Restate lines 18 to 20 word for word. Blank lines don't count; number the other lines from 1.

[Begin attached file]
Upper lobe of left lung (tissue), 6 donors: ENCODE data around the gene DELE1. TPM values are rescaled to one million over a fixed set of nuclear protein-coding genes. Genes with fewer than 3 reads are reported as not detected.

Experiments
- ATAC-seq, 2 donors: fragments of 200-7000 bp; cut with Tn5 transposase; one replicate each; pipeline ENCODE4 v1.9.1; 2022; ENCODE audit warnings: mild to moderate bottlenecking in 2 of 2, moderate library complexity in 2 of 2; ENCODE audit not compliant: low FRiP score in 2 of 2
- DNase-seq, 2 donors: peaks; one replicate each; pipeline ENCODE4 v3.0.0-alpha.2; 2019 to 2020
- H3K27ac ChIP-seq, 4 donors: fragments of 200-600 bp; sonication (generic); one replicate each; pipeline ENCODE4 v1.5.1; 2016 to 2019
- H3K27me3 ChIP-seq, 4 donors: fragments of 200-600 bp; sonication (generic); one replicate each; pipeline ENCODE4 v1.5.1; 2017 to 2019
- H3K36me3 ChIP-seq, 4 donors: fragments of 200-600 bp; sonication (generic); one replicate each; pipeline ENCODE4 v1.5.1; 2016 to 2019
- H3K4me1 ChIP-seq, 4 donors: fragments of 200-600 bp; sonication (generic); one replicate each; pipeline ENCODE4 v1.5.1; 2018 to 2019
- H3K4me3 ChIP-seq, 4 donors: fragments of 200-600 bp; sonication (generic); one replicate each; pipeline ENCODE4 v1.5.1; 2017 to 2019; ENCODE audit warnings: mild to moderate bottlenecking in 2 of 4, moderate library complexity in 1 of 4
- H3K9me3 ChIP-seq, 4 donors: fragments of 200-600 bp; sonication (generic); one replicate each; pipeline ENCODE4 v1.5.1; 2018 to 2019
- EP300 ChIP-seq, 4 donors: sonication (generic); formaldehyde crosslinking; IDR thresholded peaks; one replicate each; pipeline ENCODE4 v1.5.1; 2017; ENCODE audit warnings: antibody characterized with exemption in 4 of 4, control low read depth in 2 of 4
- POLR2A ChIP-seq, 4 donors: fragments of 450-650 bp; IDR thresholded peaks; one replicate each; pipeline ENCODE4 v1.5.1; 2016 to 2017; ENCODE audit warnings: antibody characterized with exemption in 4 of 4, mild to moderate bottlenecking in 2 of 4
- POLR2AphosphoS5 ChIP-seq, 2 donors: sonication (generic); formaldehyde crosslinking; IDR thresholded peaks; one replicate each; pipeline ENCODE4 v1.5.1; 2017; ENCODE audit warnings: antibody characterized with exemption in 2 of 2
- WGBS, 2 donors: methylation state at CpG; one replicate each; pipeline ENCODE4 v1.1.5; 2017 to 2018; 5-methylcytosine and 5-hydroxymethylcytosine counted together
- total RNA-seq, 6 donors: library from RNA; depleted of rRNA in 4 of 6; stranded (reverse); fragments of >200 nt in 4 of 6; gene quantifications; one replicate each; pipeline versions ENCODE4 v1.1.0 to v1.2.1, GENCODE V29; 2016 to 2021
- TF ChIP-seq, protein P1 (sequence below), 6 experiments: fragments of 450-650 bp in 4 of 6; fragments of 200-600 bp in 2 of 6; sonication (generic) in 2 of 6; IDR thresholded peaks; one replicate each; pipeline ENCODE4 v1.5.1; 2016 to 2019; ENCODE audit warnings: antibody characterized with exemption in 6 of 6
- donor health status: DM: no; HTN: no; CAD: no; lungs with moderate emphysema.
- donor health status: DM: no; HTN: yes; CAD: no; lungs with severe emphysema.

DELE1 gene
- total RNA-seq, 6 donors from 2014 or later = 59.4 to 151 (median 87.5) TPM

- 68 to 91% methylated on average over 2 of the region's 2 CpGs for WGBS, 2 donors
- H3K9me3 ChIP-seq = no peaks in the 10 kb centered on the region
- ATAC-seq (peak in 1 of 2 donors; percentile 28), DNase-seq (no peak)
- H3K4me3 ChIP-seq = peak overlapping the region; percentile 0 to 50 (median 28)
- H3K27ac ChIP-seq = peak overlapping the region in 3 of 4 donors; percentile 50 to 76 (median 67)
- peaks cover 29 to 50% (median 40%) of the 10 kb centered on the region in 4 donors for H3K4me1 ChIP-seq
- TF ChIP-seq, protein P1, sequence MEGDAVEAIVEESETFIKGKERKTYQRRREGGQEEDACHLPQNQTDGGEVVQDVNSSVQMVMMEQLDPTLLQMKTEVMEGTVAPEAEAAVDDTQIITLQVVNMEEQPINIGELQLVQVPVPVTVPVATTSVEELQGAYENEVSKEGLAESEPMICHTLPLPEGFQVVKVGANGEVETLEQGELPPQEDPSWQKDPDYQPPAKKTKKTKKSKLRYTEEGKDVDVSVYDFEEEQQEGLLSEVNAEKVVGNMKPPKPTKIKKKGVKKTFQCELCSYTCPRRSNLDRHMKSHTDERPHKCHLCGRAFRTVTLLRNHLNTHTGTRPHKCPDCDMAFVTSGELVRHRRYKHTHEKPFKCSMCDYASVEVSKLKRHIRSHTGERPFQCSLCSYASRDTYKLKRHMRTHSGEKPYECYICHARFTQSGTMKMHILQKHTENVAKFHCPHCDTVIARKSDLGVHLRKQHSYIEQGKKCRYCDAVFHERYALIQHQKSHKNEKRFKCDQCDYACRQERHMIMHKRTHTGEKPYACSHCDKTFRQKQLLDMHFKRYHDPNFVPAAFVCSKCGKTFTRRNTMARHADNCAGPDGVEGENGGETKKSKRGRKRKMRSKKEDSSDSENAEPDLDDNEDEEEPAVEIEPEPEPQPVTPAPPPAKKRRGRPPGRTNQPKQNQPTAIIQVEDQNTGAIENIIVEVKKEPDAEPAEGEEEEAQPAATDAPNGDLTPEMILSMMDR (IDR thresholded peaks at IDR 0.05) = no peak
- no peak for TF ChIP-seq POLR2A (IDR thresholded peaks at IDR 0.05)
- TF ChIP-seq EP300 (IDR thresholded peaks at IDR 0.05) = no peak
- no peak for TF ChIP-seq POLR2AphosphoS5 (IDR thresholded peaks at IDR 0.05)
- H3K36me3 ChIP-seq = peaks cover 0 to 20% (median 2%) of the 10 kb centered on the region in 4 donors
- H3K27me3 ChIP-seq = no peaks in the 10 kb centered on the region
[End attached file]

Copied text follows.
- donor health status: DM: no; HTN: yes; CAD: no; lungs with severe emphysema.

DELE1 gene
- total RNA-seq, 6 donors from 2014 or later = 59.4 to 151 (median 87.5) TPM